A certain nervous apprehensiveness has gripped the nation’s mainstream media in the wake of Ed Miliband’s success in last week’s Labour leadership election. Our esteemed opinion formers know full well that ‘Red Ed’ is hardly an old-fashioned ‘red’, and yet there is more to the banding about of this nickname than a simple matter of a tongue-in-cheek initiation. It is indicative of the total abandonment, within the mainstream discourse, of any pretence that we have a pluralist politics in this country. The message is simple: there is a consensus in place, because we are in a time of crisis; if you should find happen to find yourself a few inches to the left of this consensus, then you will be called a ‘red’. Gently, perhaps – but not exactly ironically.
It is a way of thought that extends to the Labour party itself, as exemplified by a finger-wagging Alistair Darling, who has spent much of this past week warning Labour supporters about the electoral dangers of abandoning what he called ‘realistic’ politics in the current economic climate. Darling is a man who knows that his time is up, and from the solemnity and condescension of his delivery one might think he now fancied himself as a sort of Cassandra figure, destined to be tragically disregarded. An electoral defeat following a leftward ‘lurch’ would probably flatter his considerable vanity – a final ideological vindication. The use of this rather prevalent word ‘lurch’, incidentally, is instructive; parties ‘move’ to the right or the centre; if they turn to the left they are said to ‘lurch’, like so many monsters, zombies and automatons – often malevolent, always unthinking.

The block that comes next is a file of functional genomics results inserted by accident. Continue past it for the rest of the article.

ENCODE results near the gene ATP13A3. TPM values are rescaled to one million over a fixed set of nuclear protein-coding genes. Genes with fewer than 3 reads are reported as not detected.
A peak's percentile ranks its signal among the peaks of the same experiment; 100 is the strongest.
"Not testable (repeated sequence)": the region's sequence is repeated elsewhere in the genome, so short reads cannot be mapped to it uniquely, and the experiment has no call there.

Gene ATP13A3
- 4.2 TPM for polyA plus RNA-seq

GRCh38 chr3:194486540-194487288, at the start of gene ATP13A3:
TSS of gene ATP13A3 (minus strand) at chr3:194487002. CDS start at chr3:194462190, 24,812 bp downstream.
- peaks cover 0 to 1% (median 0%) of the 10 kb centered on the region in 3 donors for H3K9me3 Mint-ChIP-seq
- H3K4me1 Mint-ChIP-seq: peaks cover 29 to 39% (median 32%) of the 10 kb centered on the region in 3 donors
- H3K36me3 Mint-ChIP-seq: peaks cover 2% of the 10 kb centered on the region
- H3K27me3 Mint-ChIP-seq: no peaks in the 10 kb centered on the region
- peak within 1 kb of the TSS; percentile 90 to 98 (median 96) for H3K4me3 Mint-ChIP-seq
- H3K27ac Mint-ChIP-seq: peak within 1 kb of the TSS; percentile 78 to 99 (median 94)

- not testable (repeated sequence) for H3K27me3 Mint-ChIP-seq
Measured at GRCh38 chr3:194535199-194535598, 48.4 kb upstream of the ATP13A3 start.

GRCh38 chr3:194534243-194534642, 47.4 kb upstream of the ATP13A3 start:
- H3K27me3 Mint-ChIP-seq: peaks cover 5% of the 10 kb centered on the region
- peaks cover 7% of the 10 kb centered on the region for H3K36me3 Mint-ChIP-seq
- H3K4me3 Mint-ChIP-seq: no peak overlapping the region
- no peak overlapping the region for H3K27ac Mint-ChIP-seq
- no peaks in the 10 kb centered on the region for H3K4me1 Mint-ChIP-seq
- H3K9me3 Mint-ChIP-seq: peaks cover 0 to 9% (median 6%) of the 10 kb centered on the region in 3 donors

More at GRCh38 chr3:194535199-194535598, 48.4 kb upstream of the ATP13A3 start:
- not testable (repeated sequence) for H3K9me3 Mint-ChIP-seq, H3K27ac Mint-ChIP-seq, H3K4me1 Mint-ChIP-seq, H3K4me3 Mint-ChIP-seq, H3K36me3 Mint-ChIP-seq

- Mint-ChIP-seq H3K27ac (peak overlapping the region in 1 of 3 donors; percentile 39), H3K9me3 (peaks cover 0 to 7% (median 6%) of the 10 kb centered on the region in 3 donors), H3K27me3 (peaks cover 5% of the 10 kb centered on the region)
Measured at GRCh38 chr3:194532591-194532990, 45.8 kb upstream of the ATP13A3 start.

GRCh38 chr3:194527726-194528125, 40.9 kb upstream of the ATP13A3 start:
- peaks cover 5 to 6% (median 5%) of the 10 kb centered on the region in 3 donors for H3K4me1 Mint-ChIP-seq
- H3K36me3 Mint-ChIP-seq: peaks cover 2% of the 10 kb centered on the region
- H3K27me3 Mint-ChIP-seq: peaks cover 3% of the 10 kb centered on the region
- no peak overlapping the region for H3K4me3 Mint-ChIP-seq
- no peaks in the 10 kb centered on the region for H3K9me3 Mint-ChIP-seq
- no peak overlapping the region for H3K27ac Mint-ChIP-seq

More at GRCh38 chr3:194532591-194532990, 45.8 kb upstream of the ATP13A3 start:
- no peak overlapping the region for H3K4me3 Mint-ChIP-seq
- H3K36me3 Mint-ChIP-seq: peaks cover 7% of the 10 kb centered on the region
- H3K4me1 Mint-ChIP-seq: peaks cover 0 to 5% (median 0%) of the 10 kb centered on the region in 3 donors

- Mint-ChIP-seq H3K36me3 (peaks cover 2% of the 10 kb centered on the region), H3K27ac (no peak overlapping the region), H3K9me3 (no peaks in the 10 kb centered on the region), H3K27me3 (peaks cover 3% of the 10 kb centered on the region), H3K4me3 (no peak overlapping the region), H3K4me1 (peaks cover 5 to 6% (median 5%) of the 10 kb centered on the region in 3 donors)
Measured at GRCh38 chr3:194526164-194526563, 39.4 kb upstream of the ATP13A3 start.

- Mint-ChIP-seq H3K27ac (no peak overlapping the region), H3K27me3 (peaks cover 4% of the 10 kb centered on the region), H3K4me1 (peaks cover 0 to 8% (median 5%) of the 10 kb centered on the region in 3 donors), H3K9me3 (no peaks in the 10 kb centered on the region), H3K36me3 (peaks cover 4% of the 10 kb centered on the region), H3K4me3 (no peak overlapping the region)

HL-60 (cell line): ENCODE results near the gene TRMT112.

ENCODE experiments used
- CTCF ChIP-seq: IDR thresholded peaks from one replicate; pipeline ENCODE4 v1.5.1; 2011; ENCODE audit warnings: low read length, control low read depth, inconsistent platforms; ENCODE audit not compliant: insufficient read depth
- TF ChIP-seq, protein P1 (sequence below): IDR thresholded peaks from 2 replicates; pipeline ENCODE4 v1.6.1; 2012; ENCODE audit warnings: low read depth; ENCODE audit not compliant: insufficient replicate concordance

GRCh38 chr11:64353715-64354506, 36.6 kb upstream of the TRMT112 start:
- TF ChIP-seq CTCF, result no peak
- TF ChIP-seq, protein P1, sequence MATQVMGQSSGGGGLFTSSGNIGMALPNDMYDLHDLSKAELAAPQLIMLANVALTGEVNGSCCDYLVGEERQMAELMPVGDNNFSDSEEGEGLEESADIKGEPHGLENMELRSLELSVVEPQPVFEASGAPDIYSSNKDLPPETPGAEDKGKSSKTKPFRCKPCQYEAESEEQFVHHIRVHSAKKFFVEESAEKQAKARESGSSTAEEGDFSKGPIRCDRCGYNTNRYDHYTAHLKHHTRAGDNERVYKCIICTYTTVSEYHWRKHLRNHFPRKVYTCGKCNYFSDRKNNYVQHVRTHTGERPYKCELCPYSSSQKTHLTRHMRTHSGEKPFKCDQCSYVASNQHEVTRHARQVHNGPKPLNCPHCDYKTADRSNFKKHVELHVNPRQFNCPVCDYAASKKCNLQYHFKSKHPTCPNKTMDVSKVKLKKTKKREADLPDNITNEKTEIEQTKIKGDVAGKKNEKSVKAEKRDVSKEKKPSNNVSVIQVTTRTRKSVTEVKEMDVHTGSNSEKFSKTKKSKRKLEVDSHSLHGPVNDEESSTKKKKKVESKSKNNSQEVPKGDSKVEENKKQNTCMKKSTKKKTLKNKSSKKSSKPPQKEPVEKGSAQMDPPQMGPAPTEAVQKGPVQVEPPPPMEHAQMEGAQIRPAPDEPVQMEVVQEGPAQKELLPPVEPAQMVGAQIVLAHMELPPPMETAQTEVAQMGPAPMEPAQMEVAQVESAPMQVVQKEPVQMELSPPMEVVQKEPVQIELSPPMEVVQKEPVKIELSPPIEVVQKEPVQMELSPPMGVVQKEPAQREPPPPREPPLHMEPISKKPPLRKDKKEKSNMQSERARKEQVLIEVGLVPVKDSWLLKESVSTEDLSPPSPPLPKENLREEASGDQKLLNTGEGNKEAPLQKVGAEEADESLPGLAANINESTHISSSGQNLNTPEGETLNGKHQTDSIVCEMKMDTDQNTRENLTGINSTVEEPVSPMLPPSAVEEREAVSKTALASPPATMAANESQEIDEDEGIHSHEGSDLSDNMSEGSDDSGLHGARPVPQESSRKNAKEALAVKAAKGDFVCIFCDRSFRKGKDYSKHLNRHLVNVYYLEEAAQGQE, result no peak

The Tory-Liberal coalition is determined to see through its attack on the welfare state, and in this task it has the support of the overwhelming majority of mainstream journalists. The thing must be kept going at all costs, and a Labour revival – particularly if founded on a successful appeal to the party’s traditional support – might put the cuts agenda in jeopardy. For now the critics are restricting themselves to offering what looks like advice; see, for example, former Blair spin doctor Matthew Taylor urging Miliband to ‘win the hard-headed middle’ (Financial Times, 27/09/2010). Such warnings are almost invariably – and utterly disingenuously – couched in terms of a disinterested concern for the party’s electoral prospects. In most cases, however, it is not failure that they fear but success.
Interestingly, the debate across the Atlantic is proceeding along very similar lines, except that in the US it is the incumbent who is being gently warned off progressive remedies by the nation’s wisest commentators. The tone is exemplified by the FT’s Clive Crook (‘Lead from the Centre, Mr President’. 27/09/2010), who prescribes that, ‘Whoever is advising Mr Obama that the progressive base matters more for his prospects than the aspiring middle class deserves a reset, preferably without anaesthetic.’ The dominant theme throughout all of this is this notion that there is no alternative solution to the present economic crisis, that savage cuts in welfare are the only solution. It is a myth. With the right leader, the right team and the right policies, it is perfectly possible to win a general election – and ultimately get the country back on its feet – on a progressive platform.Tags: Domestic (UK)
Categorised in: Article
This post was written by Nathaniel Mehr